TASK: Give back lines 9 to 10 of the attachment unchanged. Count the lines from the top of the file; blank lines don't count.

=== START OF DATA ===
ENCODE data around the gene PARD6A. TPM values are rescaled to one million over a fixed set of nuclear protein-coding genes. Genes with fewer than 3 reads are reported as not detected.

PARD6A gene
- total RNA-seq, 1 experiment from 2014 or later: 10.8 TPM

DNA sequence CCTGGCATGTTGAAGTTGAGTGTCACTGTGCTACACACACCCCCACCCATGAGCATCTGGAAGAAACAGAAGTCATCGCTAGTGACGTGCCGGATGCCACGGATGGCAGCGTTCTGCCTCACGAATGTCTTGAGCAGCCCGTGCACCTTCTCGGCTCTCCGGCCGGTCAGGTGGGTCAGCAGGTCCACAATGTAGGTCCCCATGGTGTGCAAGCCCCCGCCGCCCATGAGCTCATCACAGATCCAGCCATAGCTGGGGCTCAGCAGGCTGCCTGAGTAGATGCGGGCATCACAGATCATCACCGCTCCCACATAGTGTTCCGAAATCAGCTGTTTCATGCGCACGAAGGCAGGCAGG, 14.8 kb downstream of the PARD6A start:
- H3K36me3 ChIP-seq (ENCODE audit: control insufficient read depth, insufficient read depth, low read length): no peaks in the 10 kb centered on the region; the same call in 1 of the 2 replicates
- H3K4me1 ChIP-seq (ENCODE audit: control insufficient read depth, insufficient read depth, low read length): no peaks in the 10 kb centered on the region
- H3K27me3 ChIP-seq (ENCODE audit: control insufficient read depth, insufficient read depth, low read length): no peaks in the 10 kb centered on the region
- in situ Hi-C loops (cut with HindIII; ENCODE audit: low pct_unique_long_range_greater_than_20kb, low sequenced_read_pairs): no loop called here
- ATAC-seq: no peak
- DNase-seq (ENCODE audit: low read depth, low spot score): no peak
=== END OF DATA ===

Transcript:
- ATAC-seq: no peak
- DNase-seq (ENCODE audit: low read depth, low spot score): no peak